Chairman of ADS Ian Godden warns of the knock-on effects to industry of the MoD’s cuts, despite Defence Secretary Liam Fox’s assurances that the reductions will facilitate stronger Armed Forces in the long term.
Defending the decision to effect 22,000 redundancies in the Ministry of Defence and the UK armed forces over the next four years Defence Secretary Fox today said that the savings made would allow the capability of the armed forced to grow later in the decade
The extent of the cuts have been criticised in many quarters and have caused anger among service families.
However the impact of the cuts goes further than the immediate job losses.
Ian Godden, chairman of Aerospace, Defence and Security trade body ADS, has today reiterated his concern over the knock-on effect that redundancies will have on the UK defence sector. The sector currently contributes over £35 billion per year to the UK economy and employs around 300,000 people.
Responding to Mr Fox’s comments today Mr Godden said: “At a time when the Government is looking to support our Armed Forces, boost economic growth, increase the number of high-tech and long-term jobs and raise exports, it is paradoxically cutting the funding to an industry that can deliver strongly on these aims.”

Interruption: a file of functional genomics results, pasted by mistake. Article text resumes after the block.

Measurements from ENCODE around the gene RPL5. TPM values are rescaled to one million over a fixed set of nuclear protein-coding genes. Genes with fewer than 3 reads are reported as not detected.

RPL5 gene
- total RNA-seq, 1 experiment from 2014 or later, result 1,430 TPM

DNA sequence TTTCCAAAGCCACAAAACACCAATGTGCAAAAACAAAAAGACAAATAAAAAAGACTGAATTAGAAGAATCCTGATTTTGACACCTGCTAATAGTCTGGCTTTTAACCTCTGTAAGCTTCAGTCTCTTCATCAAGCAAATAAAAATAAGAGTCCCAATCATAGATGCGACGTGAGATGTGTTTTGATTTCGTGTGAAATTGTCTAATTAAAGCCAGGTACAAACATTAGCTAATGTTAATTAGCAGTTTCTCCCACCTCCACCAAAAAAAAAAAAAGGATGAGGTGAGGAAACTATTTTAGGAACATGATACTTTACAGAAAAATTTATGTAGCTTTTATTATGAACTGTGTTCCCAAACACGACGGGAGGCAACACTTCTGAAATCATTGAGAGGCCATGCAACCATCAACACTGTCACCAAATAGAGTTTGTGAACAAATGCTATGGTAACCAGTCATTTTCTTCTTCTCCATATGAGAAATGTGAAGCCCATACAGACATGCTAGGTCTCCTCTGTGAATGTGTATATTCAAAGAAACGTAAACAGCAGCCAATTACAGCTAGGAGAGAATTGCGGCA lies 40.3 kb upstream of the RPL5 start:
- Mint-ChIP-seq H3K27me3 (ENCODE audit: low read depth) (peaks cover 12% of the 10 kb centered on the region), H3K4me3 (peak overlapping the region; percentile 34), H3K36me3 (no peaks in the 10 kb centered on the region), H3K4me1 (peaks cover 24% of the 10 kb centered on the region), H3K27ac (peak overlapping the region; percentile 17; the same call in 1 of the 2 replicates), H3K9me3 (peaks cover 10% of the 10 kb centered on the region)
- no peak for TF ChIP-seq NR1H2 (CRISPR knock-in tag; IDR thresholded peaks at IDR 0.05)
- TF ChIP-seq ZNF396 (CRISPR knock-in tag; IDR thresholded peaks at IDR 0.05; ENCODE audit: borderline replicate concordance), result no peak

Recognising the tough economic climate and the need to address Britain’s national deficit Mr Godden continued: “We recognise that the Government has to reduce the deficit and make hard choices given the financial situation that it faces but more regard should be been given to the long-term consequences of defence cuts on the UK’s export-driven, advanced engineering and manufacturing sectors.
“The defence sector provides high-quality employment across the whole of the UK, with a strong presence in otherwise highly-deprived areas.”
Mr Godden has previously estimated that reduction the UK defence budget will necessitate the loss of 20,000-30,000 jobs in industry over the next three years.
Mr Godden has also criticised Mr Fox’s “closed door” attitude to industry input on defence matters and the apparent trend for buying in defence and security capability from abroad rather than fostering it domestically.
Concluding his comments Mr Godden told TM: “We fully support the MoD in its drive to develop a balanced and affordable equipment programme, but this has to be based on realistic cost forecasts. This is urgent: the sooner this is achieved the better and industry will be able to plan its own investment to support the Armed Forces and the needs for Future Force 2020 and beyond.”